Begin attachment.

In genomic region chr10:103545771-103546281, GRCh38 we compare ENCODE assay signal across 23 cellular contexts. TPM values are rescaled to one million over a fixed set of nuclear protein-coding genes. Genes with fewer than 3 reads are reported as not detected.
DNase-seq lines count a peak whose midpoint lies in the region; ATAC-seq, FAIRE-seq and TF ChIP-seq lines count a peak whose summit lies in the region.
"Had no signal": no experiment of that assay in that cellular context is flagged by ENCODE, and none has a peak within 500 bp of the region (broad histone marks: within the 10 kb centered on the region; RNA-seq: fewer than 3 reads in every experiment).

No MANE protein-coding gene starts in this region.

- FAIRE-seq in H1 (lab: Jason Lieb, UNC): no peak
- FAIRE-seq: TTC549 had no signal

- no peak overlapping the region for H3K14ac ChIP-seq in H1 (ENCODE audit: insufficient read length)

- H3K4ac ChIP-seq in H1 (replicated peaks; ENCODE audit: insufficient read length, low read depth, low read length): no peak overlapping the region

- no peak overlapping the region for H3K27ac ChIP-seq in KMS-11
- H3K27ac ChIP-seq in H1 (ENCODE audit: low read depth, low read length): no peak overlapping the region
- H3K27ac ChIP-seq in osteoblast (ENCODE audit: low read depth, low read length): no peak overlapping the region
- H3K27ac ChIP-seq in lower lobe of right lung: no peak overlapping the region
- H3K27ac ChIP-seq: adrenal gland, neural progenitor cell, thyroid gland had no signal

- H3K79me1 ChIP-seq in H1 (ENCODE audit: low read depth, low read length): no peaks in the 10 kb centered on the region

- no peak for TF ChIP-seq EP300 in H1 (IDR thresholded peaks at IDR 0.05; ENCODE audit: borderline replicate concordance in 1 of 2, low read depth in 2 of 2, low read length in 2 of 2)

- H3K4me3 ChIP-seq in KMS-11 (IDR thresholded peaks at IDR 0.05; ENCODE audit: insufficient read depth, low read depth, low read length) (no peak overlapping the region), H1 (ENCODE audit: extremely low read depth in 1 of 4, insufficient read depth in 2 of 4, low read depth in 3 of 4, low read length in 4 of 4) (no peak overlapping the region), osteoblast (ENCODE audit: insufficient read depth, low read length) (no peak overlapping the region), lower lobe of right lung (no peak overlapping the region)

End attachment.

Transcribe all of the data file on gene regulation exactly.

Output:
In genomic region chr10:103545771-103546281, GRCh38 we compare ENCODE assay signal across 23 cellular contexts. TPM values are rescaled to one million over a fixed set of nuclear protein-coding genes. Genes with fewer than 3 reads are reported as not detected.
DNase-seq lines count a peak whose midpoint lies in the region; ATAC-seq, FAIRE-seq and TF ChIP-seq lines count a peak whose summit lies in the region.
"Had no signal": no experiment of that assay in that cellular context is flagged by ENCODE, and none has a peak within 500 bp of the region (broad histone marks: within the 10 kb centered on the region; RNA-seq: fewer than 3 reads in every experiment).

No MANE protein-coding gene starts in this region.

- FAIRE-seq in H1 (lab: Jason Lieb, UNC): no peak
- FAIRE-seq: TTC549 had no signal

- no peak overlapping the region for H3K14ac ChIP-seq in H1 (ENCODE audit: insufficient read length)

- H3K4ac ChIP-seq in H1 (replicated peaks; ENCODE audit: insufficient read length, low read depth, low read length): no peak overlapping the region

- no peak overlapping the region for H3K27ac ChIP-seq in KMS-11
- H3K27ac ChIP-seq in H1 (ENCODE audit: low read depth, low read length): no peak overlapping the region
- H3K27ac ChIP-seq in osteoblast (ENCODE audit: low read depth, low read length): no peak overlapping the region
- H3K27ac ChIP-seq in lower lobe of right lung: no peak overlapping the region
- H3K27ac ChIP-seq: adrenal gland, neural progenitor cell, thyroid gland had no signal

- H3K79me1 ChIP-seq in H1 (ENCODE audit: low read depth, low read length): no peaks in the 10 kb centered on the region

- no peak for TF ChIP-seq EP300 in H1 (IDR thresholded peaks at IDR 0.05; ENCODE audit: borderline replicate concordance in 1 of 2, low read depth in 2 of 2, low read length in 2 of 2)

- H3K4me3 ChIP-seq in KMS-11 (IDR thresholded peaks at IDR 0.05; ENCODE audit: insufficient read depth, low read depth, low read length) (no peak overlapping the region), H1 (ENCODE audit: extremely low read depth in 1 of 4, insufficient read depth in 2 of 4, low read depth in 3 of 4, low read length in 4 of 4) (no peak overlapping the region), osteoblast (ENCODE audit: insufficient read depth, low read length) (no peak overlapping the region), lower lobe of right lung (no peak overlapping the region)